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Sensitivity to visual motion in amblyopic macaque monkeys

Published online by Cambridge University Press:  24 April 2006

LYNNE KIORPES
Affiliation:
Center for Neural Science, New York University, New York, New York
CHAO TANG
Affiliation:
Center for Neural Science, New York University, New York, New York
J. ANTHONY MOVSHON
Affiliation:
Center for Neural Science, New York University, New York, New York

Abstract

Amblyopia is usually considered to be a deficit in spatial vision. But there is evidence that amblyopes may also suffer specific deficits in motion sensitivity as opposed to losses that can be explained by the known deficits in spatial vision. We measured sensitivity to visual motion in random dot displays for strabismic and anisometropic amblyopic monkeys. We used a wide range of spatial and temporal offsets and compared the performance of the fellow and amblyopic eye for each monkey. The amblyopes were severely impaired at detecting motion at fine spatial and long temporal offsets, corresponding to fine spatial scale and slow speeds. This impairment was also evident for the untreated fellow eyes of strabismic but not anisometropic amblyopes. Motion sensitivity functions for amblyopic eyes were shifted toward large spatial scales for amblyopic compared to fellow eyes, to a degree that was correlated with the shift in scale of the spatial contrast sensitivity function. Amblyopic losses in motion sensitivity, however, were not correlated with losses in spatial contrast sensitivity. This, combined with the specific impairment for detecting long temporal offsets, reveals a deficit in spatiotemporal integration in amblyopia which cannot be explained by the lower spatial resolution of amblyopic vision.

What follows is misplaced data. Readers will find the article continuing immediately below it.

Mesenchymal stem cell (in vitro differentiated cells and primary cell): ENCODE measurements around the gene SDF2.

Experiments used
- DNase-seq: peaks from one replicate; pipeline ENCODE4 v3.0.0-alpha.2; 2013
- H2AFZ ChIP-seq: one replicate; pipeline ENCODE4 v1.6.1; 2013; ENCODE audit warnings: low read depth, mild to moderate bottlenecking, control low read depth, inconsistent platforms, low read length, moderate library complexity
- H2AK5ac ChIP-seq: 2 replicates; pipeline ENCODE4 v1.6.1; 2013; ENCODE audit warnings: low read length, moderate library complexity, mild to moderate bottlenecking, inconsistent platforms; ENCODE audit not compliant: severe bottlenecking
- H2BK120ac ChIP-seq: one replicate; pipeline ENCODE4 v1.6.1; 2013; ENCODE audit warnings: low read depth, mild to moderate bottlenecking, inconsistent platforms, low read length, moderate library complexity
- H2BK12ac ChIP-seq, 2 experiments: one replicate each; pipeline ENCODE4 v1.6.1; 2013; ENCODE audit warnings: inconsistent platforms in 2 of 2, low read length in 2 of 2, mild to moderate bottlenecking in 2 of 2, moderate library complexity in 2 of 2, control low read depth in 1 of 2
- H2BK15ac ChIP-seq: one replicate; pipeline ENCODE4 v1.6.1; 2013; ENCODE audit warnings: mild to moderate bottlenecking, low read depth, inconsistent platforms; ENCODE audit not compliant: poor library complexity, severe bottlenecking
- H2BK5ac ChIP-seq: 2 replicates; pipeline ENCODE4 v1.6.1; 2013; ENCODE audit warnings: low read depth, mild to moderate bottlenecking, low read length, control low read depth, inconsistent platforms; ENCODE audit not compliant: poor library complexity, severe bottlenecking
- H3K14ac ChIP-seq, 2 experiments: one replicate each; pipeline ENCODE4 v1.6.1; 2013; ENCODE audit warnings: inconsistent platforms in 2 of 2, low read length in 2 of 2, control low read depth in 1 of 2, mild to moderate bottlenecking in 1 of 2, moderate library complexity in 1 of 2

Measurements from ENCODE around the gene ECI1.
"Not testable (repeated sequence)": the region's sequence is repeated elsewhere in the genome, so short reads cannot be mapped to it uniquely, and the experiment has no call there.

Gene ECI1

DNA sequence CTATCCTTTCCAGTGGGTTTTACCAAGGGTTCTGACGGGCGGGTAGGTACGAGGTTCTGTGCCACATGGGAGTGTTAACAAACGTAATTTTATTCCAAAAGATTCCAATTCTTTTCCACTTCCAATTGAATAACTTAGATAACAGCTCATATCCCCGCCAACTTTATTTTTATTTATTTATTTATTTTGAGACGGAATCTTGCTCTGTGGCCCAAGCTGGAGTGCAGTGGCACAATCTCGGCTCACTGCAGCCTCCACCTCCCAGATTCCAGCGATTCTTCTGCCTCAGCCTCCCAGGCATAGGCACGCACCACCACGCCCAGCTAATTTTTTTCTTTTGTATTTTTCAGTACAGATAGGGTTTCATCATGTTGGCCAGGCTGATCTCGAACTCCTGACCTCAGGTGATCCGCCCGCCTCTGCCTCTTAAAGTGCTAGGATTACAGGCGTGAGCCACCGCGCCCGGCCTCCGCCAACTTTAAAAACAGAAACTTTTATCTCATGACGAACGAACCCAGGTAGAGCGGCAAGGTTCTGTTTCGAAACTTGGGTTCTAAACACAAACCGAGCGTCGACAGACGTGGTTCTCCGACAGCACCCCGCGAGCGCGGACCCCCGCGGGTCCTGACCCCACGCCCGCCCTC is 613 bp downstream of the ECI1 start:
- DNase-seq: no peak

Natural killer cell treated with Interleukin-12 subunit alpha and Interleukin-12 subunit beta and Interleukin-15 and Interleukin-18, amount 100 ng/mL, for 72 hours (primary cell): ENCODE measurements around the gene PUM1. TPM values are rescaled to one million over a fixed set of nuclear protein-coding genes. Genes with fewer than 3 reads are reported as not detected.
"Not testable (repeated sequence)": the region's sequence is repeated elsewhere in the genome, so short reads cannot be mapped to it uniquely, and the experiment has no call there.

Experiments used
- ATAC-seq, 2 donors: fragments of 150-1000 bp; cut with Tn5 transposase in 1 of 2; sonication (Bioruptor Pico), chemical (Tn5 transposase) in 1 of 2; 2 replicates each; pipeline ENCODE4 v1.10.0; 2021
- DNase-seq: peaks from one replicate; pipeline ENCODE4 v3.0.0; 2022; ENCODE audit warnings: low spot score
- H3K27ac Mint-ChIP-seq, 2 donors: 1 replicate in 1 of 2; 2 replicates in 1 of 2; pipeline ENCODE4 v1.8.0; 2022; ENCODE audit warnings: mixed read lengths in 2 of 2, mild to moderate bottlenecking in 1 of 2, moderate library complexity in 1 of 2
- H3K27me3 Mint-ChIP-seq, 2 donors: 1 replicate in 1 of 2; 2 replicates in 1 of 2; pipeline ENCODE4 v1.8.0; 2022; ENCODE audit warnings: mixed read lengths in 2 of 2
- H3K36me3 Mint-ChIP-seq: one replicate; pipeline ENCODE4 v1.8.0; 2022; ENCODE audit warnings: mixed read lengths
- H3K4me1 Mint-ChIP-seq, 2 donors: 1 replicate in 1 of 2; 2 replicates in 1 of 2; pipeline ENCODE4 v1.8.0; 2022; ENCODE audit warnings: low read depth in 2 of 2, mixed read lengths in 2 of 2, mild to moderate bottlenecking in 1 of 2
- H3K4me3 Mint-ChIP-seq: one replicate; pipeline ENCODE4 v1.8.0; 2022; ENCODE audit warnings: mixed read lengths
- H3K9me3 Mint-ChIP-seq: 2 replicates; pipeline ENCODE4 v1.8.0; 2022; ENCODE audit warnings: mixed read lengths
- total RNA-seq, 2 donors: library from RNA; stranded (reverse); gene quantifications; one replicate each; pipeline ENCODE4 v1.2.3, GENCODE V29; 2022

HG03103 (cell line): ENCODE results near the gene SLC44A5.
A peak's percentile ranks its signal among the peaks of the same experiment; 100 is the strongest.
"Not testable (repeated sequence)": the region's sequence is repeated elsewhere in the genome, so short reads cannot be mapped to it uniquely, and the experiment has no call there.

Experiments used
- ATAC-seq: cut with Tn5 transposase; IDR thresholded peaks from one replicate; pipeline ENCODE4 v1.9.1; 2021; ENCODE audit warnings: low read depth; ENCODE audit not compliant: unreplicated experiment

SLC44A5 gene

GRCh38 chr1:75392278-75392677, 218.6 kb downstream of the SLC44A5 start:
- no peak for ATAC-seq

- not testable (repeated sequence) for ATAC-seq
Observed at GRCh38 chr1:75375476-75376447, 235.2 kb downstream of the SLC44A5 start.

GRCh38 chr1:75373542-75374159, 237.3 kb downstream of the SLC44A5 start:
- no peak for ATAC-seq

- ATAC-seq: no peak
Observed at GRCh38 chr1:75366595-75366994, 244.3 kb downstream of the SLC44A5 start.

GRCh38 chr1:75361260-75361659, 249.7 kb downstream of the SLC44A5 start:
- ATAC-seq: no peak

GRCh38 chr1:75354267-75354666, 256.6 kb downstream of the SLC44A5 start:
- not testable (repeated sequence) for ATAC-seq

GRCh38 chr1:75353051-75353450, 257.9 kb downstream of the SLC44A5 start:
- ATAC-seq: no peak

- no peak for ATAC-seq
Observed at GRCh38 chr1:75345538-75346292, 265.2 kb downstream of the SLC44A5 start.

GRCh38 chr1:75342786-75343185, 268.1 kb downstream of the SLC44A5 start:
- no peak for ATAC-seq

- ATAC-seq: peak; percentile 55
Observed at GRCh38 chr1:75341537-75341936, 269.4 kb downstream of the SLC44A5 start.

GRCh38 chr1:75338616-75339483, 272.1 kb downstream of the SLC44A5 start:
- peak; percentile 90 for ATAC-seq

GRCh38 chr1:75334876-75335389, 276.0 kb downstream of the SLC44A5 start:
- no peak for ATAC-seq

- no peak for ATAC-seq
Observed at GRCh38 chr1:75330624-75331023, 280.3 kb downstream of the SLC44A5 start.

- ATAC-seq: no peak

Type
Research Article
Copyright
2006 Cambridge University Press

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